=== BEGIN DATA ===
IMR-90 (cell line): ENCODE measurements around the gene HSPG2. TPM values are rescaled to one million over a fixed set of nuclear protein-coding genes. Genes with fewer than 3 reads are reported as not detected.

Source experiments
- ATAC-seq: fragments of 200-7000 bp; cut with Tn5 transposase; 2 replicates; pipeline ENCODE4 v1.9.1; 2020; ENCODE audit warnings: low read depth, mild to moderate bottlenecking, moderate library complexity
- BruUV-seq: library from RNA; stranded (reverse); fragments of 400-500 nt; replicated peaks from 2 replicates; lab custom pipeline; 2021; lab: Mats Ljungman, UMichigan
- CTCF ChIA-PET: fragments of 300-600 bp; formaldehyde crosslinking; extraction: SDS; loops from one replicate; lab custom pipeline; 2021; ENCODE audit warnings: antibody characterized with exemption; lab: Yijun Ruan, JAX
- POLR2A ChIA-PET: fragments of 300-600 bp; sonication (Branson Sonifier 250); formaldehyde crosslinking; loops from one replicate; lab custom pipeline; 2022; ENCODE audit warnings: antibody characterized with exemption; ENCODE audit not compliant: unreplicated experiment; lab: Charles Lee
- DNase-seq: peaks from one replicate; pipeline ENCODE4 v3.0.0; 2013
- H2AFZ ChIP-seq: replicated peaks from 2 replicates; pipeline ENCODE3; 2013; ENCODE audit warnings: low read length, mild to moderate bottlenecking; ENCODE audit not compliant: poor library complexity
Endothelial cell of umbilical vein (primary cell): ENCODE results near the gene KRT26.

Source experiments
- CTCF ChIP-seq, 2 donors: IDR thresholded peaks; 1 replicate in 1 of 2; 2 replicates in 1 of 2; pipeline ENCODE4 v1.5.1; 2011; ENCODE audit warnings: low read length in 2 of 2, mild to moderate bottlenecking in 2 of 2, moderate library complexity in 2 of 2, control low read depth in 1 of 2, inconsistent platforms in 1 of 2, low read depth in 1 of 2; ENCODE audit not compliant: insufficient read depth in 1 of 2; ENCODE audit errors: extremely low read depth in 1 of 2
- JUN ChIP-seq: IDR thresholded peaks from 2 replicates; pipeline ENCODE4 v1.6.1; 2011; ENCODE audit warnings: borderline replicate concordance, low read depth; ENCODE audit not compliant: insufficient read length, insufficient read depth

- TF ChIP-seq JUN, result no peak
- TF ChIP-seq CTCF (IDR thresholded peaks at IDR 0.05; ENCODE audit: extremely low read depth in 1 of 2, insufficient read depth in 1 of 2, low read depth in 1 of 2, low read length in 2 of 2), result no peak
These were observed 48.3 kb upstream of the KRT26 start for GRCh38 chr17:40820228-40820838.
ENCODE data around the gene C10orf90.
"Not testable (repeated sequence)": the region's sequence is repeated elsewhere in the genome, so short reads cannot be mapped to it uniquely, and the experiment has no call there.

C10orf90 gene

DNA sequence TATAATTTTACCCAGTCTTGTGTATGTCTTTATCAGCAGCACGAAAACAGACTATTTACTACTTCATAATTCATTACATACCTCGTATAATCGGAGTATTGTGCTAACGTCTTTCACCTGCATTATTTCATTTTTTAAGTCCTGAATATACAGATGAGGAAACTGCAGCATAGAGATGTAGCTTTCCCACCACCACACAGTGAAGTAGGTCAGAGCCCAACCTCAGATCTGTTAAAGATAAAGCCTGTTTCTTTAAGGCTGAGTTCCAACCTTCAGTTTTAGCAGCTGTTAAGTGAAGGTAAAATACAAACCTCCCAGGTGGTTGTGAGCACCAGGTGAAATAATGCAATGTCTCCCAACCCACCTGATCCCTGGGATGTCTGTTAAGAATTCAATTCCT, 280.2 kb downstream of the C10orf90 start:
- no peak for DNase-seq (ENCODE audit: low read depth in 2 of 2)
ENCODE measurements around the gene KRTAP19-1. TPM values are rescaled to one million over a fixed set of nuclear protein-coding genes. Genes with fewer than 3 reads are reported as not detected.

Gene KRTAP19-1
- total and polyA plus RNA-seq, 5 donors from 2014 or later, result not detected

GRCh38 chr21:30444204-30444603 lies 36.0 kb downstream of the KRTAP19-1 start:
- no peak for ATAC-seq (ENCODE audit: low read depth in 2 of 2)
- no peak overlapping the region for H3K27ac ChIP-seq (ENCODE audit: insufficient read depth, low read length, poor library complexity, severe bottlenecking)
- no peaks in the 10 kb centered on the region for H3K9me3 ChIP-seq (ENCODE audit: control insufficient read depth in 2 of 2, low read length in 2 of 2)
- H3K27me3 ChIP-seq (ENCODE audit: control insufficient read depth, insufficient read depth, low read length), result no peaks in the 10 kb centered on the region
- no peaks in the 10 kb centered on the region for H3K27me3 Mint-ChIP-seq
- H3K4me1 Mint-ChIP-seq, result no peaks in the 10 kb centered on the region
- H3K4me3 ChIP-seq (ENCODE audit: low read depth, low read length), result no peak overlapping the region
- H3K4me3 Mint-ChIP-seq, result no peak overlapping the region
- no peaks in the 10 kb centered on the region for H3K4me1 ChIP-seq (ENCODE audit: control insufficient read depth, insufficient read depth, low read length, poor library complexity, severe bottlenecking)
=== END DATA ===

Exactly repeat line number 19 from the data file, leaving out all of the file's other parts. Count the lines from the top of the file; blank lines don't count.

DNA sequence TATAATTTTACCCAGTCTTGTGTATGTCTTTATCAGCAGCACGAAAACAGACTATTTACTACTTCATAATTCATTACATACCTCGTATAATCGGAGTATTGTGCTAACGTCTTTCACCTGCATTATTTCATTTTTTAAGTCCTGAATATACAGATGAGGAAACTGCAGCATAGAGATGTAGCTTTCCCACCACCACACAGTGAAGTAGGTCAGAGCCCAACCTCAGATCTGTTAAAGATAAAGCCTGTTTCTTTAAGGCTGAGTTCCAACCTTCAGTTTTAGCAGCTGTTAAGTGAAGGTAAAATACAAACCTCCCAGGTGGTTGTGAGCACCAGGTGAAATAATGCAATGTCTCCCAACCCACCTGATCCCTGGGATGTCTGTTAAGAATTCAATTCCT, 280.2 kb downstream of the C10orf90 start: